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Risk factors and outcomes of early hospital readmission in Canadian kidney transplant recipients: a population-based multi-center cohort study

Naylor KL, Knoll GA, Slater J, McArthur E, Garg AX, Lam NN, Le B, Li AH, McCallum MK, Vinegar M, Kim SJ. Can J Kidney Health Dis. 2021; 8:1-13. Epub 2021 Nov 29 DOI: https://doi.org/10.1177/20543581211060926


Background — Early hospital readmissions (EHRs) occur commonly in kidney transplant recipients. Conflicting evidence exists regarding risk factors and outcomes of EHRs.

Objective — To determine risk factors and outcomes associated with EHRs (ie, hospitalization within 30 days of discharge from transplant hospitalization) in kidney transplant recipients.

Design — Population-based cohort study using linked, administrative health care databases.

Setting — Ontario, Canada.

Patients — We included 5437 kidney transplant recipients from 2002 to 2015.

Measurements — Risk factors and outcomes associated with EHRs. We assessed donor, recipient, and transplant risk factors. We also assessed the following outcomes: total graft failure, death-censored graft failure, death with a functioning graft, mortality, and late hospital readmission.

Methods — We used multivariable logistic regression to examine the association of each risk factor and the odds of EHR. To examine the relationship between EHR status (yes vs no [reference]) and the outcomes associated with EHR (eg, total graft failure), we used a multivariable Cox proportional hazards model.

Results — In all, 1128 kidney transplant recipients (20.7%) experienced an EHR. We found the following risk factors were associated with an increased risk of EHR: older recipient age, lower income quintile, several comorbidities, longer hospitalization for initial kidney transplant, and older donor age. After adjusting for clinical characteristics, compared to recipients without an EHR, recipients with an EHR had an increased risk of total graft failure (adjusted hazard ratio [aHR]: 1.46, 95% CI: 1.29, 1.65), death-censored graft failure (aHR: 1.62, 95% CI: 1.36, 1.94), death with graft function (aHR: 1.34, 95% CI: 1.13, 1.59), mortality (aHR: 1.41, 95% CI: 1.22, 1.63), and late hospital readmission in the first 0.5 years of follow-up (eg, 0 to <0.25 years: aHR: 2.11, 95% CI: 1.85, 2.40).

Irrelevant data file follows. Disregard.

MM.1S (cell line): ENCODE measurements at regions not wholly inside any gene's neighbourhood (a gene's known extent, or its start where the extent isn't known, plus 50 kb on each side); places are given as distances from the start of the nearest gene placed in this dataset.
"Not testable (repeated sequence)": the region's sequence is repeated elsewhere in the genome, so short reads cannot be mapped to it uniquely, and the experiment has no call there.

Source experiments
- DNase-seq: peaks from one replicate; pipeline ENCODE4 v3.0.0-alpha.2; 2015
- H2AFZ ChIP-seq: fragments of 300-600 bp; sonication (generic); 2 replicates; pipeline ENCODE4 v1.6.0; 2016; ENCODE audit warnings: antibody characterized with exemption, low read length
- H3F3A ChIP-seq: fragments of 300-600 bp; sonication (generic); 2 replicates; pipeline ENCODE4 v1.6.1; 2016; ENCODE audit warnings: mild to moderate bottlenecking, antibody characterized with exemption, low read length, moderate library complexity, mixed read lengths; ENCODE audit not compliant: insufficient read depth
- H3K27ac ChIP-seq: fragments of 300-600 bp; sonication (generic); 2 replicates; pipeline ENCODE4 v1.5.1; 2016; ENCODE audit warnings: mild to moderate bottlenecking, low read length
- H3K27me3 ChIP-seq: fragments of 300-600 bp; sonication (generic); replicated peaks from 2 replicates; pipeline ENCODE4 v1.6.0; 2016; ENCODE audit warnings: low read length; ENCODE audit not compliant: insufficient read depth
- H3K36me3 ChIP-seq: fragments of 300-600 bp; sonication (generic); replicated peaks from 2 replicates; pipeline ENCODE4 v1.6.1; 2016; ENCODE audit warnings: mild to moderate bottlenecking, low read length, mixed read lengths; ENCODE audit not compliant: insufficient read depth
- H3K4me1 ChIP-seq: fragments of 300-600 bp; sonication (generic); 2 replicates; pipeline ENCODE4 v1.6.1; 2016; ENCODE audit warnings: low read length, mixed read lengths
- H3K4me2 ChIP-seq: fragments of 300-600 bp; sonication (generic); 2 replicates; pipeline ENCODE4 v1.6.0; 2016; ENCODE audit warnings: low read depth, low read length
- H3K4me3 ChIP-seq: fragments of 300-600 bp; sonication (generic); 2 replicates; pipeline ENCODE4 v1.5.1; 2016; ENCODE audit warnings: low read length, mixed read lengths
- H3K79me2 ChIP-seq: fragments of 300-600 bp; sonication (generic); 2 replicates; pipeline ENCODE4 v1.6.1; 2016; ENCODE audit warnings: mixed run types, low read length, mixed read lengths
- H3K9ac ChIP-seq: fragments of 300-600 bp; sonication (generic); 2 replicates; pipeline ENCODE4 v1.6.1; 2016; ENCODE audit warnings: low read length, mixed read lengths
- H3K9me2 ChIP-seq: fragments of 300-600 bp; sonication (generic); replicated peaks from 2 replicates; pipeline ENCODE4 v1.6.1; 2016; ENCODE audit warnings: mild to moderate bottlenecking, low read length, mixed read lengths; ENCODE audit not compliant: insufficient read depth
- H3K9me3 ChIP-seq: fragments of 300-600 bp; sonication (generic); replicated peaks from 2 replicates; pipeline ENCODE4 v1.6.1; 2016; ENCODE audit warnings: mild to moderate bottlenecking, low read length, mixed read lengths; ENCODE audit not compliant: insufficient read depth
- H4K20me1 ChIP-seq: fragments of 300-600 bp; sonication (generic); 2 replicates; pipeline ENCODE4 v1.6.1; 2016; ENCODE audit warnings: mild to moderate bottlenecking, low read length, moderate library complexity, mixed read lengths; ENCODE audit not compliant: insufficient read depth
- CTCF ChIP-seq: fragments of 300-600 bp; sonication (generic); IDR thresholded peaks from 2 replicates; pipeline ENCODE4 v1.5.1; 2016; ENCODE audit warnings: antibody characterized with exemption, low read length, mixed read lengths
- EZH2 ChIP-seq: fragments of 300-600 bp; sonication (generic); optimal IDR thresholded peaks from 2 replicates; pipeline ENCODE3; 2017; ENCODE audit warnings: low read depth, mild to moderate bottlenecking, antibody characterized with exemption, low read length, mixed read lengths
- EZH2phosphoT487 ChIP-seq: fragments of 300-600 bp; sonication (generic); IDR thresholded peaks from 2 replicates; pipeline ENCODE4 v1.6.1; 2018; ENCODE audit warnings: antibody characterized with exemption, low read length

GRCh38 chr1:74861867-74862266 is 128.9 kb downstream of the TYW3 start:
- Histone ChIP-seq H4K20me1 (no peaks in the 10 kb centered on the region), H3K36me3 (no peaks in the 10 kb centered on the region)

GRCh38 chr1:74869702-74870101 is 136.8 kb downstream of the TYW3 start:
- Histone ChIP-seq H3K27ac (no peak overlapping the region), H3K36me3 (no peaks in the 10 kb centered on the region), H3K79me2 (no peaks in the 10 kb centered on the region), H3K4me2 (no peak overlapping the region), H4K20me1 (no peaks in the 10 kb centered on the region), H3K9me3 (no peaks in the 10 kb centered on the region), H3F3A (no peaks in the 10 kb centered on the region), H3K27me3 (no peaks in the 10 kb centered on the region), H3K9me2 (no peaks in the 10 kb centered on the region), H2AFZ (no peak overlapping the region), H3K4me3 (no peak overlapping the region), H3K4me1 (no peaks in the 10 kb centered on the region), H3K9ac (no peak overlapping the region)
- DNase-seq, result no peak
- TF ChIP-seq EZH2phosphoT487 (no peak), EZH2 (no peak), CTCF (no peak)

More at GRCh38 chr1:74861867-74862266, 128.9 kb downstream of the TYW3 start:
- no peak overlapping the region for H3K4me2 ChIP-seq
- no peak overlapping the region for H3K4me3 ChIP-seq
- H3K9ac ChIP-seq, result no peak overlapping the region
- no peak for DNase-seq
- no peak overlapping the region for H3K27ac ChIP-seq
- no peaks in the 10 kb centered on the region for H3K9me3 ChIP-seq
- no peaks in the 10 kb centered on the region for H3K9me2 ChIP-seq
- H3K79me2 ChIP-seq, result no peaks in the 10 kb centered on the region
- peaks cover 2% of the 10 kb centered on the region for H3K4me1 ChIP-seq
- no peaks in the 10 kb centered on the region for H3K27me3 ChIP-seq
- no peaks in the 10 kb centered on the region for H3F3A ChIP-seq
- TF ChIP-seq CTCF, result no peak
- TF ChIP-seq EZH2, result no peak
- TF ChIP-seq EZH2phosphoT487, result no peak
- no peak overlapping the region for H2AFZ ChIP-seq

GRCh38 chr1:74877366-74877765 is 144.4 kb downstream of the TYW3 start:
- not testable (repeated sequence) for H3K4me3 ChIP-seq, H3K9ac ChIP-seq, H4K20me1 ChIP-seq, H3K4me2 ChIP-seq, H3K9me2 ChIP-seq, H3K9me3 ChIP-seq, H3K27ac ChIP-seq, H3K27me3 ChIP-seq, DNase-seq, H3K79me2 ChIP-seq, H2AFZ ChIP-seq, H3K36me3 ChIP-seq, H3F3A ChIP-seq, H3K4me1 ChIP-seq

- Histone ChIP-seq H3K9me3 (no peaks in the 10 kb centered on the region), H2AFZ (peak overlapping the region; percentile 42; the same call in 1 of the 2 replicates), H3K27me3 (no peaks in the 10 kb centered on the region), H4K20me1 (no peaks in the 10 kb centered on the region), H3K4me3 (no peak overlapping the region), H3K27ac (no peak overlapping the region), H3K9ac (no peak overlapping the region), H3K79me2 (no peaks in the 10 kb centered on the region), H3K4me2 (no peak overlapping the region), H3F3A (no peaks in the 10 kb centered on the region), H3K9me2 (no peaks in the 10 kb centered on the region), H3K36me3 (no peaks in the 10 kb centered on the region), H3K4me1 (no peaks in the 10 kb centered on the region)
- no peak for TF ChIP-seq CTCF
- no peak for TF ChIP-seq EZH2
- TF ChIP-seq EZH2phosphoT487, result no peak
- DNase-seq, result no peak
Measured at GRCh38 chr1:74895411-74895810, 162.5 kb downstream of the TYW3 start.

Limitations — We were not able to identify which readmissions could have been preventable and there is a potential for residual confounding.

Conclusions — Results can be used to identify kidney transplant recipients at risk of EHR and emphasize the need for interventions to reduce the risk of EHRs.

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